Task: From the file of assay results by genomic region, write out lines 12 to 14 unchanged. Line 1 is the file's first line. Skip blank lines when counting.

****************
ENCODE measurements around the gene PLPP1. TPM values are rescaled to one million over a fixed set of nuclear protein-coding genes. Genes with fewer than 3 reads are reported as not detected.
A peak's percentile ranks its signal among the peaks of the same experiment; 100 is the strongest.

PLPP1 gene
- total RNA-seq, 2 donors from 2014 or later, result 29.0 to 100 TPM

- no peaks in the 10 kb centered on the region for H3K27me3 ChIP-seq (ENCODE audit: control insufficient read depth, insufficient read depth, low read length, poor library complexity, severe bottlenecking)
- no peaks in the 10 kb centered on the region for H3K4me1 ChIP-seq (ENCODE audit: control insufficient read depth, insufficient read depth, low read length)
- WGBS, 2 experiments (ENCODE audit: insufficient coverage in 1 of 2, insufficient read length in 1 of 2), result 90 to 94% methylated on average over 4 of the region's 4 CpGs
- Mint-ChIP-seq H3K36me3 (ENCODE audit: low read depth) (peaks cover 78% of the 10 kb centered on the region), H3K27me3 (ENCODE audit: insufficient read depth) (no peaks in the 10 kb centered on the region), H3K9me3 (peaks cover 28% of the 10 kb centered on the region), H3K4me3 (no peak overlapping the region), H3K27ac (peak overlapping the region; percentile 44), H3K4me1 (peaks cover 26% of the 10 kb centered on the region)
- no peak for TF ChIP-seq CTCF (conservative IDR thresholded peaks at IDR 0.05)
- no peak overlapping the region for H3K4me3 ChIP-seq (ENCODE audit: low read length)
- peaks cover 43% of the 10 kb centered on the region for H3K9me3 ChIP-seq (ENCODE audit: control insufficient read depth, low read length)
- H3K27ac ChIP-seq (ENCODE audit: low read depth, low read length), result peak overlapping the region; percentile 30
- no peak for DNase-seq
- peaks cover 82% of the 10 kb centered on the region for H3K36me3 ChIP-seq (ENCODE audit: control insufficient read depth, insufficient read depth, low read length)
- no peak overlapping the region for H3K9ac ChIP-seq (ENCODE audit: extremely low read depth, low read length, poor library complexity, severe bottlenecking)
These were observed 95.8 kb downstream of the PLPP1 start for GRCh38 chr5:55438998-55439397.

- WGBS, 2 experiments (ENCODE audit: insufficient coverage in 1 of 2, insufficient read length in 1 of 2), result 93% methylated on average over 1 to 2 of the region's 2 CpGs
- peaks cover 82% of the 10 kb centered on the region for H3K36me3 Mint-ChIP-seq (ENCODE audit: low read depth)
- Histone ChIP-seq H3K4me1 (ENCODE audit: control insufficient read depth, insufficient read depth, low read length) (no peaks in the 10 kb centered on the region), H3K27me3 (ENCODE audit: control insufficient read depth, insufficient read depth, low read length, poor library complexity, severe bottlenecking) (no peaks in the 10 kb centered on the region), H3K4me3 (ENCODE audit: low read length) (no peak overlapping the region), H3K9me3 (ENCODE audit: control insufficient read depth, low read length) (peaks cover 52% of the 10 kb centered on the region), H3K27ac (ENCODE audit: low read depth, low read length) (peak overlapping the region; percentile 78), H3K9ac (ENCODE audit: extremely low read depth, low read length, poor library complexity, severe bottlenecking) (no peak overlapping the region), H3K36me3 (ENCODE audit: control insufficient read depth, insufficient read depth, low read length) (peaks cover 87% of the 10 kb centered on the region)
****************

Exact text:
- H3K27ac ChIP-seq (ENCODE audit: low read depth, low read length), result peak overlapping the region; percentile 30
- no peak for DNase-seq
- peaks cover 82% of the 10 kb centered on the region for H3K36me3 ChIP-seq (ENCODE audit: control insufficient read depth, insufficient read depth, low read length)